abdominal compartment syndrome

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abdominal compartment syndrome

a constellation consisting of cardiovascular, pulmonary, and renal compromise produced by increased intraabdominal pressure from bleeding (intraabdominal or retroperitoneal), ileus, peritonitis, or insufflation.

abdominal compartment syndrome

A compression (compartment) syndrome that results when extravasated blood and other fluids cause an abrupt increase in intra-abdominal pressure (IAP; formally, abdominal hypertension); chronically increased IAP, due to ascites and morbid obesity, are compensated for by increased abdominal wall compliance. Acutely increased IAP develops in surgical, ICU and other critical patients.

Intraperitoneal causes
Traumatic or post-operative hemorrhage, bowel distension, visceral oedema and peritonitis, laparoscopic procedures.
Retroperitoneal causes
Pancreatitis, traumatic retroperitoneal or pelvic sepsis or bleeding, sepsis.

abdominal compartment syndrome

Abbreviation: ACS
An extreme increase in pressure within the abdominal cavity that disrupts the blood flow to vital organs. It can result from any condition that causes an accumulation of blood or fluid within the abdominal space or a decrease in size of the abdominal cavity, including abdominal or pelvic trauma, intra-abdominal hemorrhage, peritonitis, extensive abdominal packing, and postoperative edema of the gastrointestinal tract.


Clinical manifestations of ACS include hypoxemia, widened pulse pressure, and a decrease in cardiac output, urinary output, level of consciousness, and gastric pH. Intra-abdominal pressure is normally less than 5 mm Hg. Signs of organ dysfunction occur when the pressure reaches 15 to 20 mm Hg, as measured indirectly by measuring bladder pressure.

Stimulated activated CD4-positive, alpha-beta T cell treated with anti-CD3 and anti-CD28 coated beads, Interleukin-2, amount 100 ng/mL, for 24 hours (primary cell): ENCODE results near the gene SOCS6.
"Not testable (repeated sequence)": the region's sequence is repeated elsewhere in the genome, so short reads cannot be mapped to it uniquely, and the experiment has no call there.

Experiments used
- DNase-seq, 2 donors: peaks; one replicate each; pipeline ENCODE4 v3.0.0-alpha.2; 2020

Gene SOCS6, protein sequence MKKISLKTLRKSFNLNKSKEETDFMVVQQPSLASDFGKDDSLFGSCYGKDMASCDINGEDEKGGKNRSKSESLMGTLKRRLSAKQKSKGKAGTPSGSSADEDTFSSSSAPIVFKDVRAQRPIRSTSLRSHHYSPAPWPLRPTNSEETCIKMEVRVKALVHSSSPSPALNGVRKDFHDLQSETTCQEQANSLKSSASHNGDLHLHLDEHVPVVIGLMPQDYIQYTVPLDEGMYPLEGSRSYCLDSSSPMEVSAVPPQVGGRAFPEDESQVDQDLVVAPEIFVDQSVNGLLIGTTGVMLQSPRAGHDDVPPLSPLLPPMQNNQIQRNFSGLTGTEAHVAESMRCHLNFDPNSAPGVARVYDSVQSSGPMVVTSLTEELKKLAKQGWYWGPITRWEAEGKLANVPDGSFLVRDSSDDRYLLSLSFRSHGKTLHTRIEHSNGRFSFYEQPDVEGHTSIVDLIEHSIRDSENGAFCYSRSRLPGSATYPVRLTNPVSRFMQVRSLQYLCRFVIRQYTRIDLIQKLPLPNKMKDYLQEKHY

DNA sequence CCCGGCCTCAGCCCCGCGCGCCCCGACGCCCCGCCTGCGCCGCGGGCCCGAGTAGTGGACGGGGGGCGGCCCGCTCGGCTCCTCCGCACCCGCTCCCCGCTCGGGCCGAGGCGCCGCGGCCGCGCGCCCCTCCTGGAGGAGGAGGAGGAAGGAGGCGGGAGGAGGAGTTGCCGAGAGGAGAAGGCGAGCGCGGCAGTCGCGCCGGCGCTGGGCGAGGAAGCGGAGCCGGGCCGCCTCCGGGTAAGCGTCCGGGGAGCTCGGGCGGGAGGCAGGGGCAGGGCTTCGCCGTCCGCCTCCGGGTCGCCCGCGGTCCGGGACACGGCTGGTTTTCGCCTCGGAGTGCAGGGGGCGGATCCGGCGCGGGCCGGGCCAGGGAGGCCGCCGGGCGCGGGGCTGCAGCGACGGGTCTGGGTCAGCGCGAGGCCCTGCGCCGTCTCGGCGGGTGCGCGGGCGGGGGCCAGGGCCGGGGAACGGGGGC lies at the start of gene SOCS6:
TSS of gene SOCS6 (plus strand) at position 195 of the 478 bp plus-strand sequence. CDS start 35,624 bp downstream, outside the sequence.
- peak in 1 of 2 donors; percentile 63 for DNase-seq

ACS is treated surgically. Patients require meticulous supportive care, e.g., of blood volume status, hemodynamics, oxygenation, and ventilation.

References in periodicals archive ?
One study concluded that the Bogota bag is a useful technique and is the preferred closure system to prevent or treat abdominal compartment syndrome.
A minimally invasive management for abdominal compartment syndrome in severe acute pancreatitis.
Lerner SM 2008 Review article: the abdominal compartment syndrome Alimentary Pharmacology & Therapeutics 28 377-384
Secondary abdominal compartment syndrome is an elusive early complication of traumatic shock resuscitation.
Abdominal Compartment Syndrome was first described in 1984 by Krohn et al.
Incidence and clinical pattern of the abdominal compartment syndrome after ''damage-control'' laparotomy in 311 patients with severe abdominal and/or pelvic trauma.
The suggestion that chronic abdominal compartment syndrome might cause many of the complications of obesity was first published 40 years ago, but there has been no discussion of this theory in the literature since then, Dr.
Intra-abdominal hypertension (IAH) and abdominal compartment syndrome (ACS) have been highlighted as major causes of morbidity and mortality in intensive care unit (ICU) patients.
Reducing large amount of abdominal viscera of giant hernial content to abdomen cavity may cause abdominal compartment syndrome which push the diaphragm towards thoracic cavity resulting in respiratory difficulty and compromised venous return leading to circulatory collapse.
The intra-abdominal volume is increased and the abdominal contents restored to their proper location without diaphragmatic elevation and abdominal compartment syndrome.
Objective: Laparostomy is a temporary measure to avoid abdominal compartment syndrome as well as allow repeated and ready access to abdomen for lavage.